I started the draft of this blog post on Wednesday morning before I visited Facebook’s headquarters to demo the latest version of Rift. That visit changed some initial opinions I had about VR. Some but not all.
Before the Facebook demo, I had already been geeking out with my Samsung Gear — watching every Vrse video by Chris Milk, moving objects with my mind in Land’s End, mediating with colorful strings of light inside Mike Tucker’s Tana Pura, and floating in the air with Benicio Del Toro in Take Flight.
I recently decided to walk into the world of Virtual Reality; I had my first VR experience in 2015 inside the offices of Kaleidoscope VR. I say “walk” because I’m taking in this new, rapid pace medium with meditation. I’m excited about VR’s ability to promote empathy and invoke an immersive out-of-body experience. I am an VR enthusiast and see the many possibilities that VR can bring light to the society, but I also see the gray.
Right now many VR enthusiasts are so excited about its emergence that they rarely discuss problems and potential issues in the field. With this blog, I want to be as honest as possible about my experience and opinions in VR — that means discussing the successes, as well as the failures — within the industry and my own personal journey. I’m interested in the tech, art and cultural relevance of VR.
This is one of the great things I love about Ready Player One by Ernest Cline. Cline explores the shadows of VR, showing us where the medium can take us, but also how it can hold us back. It can be a tool for connection, empathy and meditation. But it can also be a tool to escape the real world. That desire to be constantly attached to the virtual world and detached from the physical one can be problematic in terms of development and health. That said, VR also brings breathtaking moments like Evolution of Verse, a surreal dreamland that envelopes you into the hand of a baby and rushes your senses with a moving train that crashes into 100 flying black birds. This is art in VR and it’s beautiful.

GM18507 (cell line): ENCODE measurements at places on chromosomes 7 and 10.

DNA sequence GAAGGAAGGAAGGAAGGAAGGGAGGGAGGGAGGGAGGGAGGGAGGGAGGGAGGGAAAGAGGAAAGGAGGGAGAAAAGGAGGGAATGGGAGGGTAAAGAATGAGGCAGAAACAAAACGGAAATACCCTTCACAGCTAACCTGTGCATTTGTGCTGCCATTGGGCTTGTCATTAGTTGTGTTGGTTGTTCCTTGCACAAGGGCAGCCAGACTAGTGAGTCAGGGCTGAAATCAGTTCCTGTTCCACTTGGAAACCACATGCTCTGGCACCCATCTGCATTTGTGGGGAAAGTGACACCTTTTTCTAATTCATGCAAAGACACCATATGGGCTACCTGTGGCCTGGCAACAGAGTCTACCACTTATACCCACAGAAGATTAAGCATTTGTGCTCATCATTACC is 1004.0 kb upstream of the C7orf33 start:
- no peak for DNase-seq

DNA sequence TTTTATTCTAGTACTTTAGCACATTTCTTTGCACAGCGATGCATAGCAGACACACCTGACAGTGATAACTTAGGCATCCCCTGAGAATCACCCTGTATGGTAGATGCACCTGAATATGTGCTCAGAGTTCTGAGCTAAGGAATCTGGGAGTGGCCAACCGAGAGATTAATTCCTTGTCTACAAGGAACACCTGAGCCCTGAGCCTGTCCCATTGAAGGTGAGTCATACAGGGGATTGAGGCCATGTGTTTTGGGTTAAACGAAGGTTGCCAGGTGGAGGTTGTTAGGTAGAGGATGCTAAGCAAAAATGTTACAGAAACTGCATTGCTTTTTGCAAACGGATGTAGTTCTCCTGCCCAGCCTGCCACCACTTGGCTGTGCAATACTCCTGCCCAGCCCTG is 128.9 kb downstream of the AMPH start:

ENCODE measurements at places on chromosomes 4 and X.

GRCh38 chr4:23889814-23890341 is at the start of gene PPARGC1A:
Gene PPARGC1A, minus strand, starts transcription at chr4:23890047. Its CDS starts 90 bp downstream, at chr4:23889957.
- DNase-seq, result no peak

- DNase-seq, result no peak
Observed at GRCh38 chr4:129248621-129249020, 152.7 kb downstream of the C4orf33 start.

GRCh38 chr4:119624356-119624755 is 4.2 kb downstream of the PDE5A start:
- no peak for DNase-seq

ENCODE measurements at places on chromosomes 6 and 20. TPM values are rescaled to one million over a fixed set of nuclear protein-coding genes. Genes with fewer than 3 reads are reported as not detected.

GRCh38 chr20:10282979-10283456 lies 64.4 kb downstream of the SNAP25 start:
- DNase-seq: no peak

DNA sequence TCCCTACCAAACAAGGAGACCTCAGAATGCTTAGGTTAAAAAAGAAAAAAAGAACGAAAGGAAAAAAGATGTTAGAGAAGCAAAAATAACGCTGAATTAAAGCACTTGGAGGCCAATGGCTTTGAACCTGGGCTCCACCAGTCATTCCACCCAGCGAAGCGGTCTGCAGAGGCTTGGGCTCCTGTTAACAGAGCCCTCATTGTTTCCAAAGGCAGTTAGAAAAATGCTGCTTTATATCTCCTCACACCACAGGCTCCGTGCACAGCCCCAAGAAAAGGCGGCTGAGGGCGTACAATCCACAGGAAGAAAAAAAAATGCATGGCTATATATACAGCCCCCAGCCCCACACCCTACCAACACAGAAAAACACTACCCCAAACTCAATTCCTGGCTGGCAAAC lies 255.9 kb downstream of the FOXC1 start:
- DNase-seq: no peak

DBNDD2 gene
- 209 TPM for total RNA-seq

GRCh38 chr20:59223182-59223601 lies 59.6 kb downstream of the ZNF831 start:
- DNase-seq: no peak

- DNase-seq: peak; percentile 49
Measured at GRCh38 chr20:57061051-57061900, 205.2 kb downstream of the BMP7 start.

My initial draft of this post spoke about the potential anti-social interaction that VR could present in the future within solo gaming experiences. But demoing Facebook’s Toybox gave me new hope. The design of the space felt safe and light. The color combination of calm blue, subtle porcelain white and deep reds, invoked a sense of childhood play, not the shoot, shoot, bang, bang dark battle environments in most of the games I’ve tried in VR. I was having so much fun playing ping pong and throwing objects in virtual space to another player who was physically in a different room. I connected with a stranger in this virtual playground. When I kept shooting at her head with the laser gun, she asked ‘ why are you shooting at me?’ I told her to do the same to me. She responded ‘Aww, how cool.’ Because instead of a bloody mess it was a vibration of my avatar’s blue head with red and gold sparkles.
We tried to hand objects to each other and laughed when I shrunk her to a miniature size that also made her voice shrink like a scene in Willy Wonka. This game allowed me to feel like a kid for a brief moment in time. In my adult reality with all its struggles and stress, I was free to play, discover and connect. If this game can set up an option to have players meet new people in the Toybox, I believe it will revolutionize the idea of social gaming, especially in terms of female involvement. I don’t consider myself a gamer, but I could have been in the demo for more than an hour getting to know more about the woman who joined me during playtime.
As a woman of color who is lucky enough to have the opportunity to experience VR, it saddens me that access to this extraordinary technology is being mainly targeted to a selected elite, with the exception of Google Cardboard. I believe Google learned its lesson from the exclusivity of GoogleGlass. Very few people had a chance to touch and experiment with the technology and the people who wore them in public were deemed ‘Glassholes’. It seemed it was only made to be for male tech engineers and their buddies or celebrities like Diane von Furstenberg. I’m into tech, but it was clear they weren’t marketing that product to someone like me.